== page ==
Logical operations on grid properties may be carried out using, for example, the fence diagram and filters.
A statistics viewer is available to visualize statistical distributions of imported and created grid properties.
Well Data Load
Well trajectories, perforations and logs can be imported directly from standard data files (including ASCII, LAS, LIS, DLIS, etc.).
Production/injection history can be imported from standard data sources for all wells at once using the multi-well data import option.
It is possible to manage and/or QC imported pressure and production data via the interactive history editor as well as perform wellhead-bottomhole pressure computations.
Either for operational or reporting purposes, wells can be easily grouped together interactively.
This enables treating them as a single entity in model set-up as well as in visualizing results plots.
A multi-level organization exists for setting up production constraints on a well, group or field basis.
Additional constraints can be defined for well abandonment conditions.
Simulation can be run on remote agents on both Windows and Linux platforms.
Various numerical solver algorithms optimized for large and super-large grids are available.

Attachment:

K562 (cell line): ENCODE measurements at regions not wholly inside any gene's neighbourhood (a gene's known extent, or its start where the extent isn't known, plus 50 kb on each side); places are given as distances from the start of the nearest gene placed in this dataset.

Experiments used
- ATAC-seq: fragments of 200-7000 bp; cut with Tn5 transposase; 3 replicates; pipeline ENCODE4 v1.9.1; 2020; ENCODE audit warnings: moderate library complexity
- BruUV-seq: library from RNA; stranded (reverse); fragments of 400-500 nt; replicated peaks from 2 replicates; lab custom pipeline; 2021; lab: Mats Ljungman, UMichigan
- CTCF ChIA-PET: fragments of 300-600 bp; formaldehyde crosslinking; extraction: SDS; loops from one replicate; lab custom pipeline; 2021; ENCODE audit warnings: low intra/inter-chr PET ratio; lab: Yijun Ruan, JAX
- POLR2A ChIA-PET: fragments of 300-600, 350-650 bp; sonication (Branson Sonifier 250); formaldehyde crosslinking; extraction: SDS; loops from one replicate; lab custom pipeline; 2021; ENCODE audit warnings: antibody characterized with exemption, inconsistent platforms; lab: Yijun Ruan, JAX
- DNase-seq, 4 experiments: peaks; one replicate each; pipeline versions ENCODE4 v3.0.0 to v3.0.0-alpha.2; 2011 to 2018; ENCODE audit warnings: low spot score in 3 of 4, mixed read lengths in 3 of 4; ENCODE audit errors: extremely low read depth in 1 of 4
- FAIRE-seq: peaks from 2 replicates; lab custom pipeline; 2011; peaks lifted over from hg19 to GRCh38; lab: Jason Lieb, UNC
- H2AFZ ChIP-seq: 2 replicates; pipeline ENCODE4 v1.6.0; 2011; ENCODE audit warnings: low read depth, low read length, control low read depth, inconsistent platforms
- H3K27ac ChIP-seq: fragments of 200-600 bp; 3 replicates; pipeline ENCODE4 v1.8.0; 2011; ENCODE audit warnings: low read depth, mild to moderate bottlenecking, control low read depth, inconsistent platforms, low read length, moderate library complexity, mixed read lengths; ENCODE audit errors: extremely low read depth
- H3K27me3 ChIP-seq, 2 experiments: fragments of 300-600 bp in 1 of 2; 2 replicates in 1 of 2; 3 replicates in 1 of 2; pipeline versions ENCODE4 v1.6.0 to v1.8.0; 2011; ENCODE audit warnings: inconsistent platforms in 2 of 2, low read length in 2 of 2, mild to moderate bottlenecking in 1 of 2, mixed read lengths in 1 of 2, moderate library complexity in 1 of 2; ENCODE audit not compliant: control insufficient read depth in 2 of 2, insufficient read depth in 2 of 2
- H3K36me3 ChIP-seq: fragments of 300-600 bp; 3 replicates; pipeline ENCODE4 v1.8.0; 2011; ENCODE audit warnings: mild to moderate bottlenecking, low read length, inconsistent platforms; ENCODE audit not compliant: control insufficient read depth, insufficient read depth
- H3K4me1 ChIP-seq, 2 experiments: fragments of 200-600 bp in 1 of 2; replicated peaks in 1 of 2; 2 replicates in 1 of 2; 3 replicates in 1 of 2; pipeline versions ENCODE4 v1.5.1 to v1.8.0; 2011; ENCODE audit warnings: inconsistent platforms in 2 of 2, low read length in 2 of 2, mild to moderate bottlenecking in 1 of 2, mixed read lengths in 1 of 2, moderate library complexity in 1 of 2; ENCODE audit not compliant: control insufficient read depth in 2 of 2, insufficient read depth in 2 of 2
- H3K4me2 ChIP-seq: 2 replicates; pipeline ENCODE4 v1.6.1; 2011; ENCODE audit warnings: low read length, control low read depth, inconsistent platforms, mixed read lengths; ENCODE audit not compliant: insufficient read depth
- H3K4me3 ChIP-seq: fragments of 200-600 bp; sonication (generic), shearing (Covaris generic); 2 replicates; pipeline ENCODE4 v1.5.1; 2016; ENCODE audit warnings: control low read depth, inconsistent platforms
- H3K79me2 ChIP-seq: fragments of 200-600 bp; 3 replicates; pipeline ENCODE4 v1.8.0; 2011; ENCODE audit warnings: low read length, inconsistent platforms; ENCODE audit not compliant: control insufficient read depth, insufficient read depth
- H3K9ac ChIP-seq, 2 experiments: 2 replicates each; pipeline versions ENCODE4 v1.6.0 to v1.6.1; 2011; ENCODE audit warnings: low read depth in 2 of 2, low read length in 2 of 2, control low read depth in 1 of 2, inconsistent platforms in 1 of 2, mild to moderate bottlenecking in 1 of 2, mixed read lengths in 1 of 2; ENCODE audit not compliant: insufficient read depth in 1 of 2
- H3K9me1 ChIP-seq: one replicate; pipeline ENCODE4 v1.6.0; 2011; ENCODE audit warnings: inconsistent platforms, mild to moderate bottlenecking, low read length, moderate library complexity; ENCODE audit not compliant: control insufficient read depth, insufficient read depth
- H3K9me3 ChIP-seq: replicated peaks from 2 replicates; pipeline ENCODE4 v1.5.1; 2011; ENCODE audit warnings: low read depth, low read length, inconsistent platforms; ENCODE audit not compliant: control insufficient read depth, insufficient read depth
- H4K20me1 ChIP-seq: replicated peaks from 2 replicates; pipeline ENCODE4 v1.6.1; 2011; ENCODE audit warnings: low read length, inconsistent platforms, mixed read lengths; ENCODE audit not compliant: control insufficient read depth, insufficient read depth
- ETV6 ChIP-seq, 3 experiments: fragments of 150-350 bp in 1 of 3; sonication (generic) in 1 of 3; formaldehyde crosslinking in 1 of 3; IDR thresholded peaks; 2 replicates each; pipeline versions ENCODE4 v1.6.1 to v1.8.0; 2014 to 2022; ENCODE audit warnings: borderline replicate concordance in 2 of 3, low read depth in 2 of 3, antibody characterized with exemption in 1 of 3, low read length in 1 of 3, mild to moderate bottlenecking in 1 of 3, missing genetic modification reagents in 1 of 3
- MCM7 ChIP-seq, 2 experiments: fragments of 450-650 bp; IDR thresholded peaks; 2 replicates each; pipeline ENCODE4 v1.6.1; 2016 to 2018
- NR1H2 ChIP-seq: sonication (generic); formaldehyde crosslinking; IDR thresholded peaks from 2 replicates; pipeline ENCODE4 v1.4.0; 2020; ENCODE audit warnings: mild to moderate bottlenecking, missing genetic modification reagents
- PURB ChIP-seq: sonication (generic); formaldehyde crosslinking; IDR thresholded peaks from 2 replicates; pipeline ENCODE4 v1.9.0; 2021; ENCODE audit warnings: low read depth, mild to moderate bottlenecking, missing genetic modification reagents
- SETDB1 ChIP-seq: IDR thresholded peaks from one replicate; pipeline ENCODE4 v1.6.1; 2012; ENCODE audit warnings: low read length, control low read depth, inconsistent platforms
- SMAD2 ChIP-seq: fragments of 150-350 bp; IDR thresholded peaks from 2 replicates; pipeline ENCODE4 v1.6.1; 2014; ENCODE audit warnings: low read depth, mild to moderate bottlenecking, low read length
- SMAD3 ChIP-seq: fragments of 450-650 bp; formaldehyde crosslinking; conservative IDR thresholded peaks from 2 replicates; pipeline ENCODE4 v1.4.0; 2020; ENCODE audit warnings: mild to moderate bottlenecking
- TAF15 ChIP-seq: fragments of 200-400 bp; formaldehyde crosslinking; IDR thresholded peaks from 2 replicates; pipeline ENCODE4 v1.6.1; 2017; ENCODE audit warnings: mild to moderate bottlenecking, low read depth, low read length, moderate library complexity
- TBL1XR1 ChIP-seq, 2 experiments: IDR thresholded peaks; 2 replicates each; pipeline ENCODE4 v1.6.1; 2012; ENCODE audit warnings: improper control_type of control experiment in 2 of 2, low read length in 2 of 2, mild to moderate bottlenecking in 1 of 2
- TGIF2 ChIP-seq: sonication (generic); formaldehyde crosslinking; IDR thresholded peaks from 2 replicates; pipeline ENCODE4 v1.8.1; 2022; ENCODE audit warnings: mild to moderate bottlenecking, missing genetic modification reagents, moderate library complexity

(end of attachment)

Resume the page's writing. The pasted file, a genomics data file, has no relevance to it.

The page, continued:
The restart capability provides a means to initiate simulation from a stored intermediate state, thus saving time and enabling the user focus on incorporating new operating conditions.
Several tools are available for visualizing simulation results, including graph plots, 3D views, and animation.
Results can be visualized at well, group and field levels.
The data store enables creation of static copies of data or simulation results for comparison or reporting purposes.
Results may also be exported (as raw data or graphics) for further processing and/or use in external packages.
No limits exist on the number of simulation cases possible within Rubis-Puma except those imposed by the hardware.
To reduce this impact, the memory management infrastructure provides the means with which to load/unload simulation cases from memory.
This helps to keep the demands on computational resource to a minimum and thereby enhance overall performance.